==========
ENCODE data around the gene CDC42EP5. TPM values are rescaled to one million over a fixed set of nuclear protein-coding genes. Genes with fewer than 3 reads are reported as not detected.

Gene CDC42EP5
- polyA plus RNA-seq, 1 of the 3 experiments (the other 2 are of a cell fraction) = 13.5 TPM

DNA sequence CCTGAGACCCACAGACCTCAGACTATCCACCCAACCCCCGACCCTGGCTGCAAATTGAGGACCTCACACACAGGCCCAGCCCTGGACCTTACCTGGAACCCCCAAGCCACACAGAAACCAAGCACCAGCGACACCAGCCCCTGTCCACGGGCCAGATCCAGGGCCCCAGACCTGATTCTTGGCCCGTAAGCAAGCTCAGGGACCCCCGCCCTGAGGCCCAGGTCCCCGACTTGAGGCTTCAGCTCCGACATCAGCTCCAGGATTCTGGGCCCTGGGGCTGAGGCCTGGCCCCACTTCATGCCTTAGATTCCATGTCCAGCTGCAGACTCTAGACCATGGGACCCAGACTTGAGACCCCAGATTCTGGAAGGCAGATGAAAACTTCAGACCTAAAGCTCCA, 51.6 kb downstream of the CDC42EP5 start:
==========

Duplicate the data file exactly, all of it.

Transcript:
ENCODE data around the gene CDC42EP5. TPM values are rescaled to one million over a fixed set of nuclear protein-coding genes. Genes with fewer than 3 reads are reported as not detected.

Gene CDC42EP5
- polyA plus RNA-seq, 1 of the 3 experiments (the other 2 are of a cell fraction) = 13.5 TPM

DNA sequence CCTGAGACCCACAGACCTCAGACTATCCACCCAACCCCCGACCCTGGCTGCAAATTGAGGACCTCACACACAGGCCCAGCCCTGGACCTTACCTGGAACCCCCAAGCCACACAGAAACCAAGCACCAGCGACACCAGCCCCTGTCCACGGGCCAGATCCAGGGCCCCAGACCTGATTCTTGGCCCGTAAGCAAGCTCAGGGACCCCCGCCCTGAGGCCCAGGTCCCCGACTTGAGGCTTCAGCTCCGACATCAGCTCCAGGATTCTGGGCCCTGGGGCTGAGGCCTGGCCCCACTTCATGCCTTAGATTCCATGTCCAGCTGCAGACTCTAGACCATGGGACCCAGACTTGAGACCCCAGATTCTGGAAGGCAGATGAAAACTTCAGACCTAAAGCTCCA, 51.6 kb downstream of the CDC42EP5 start: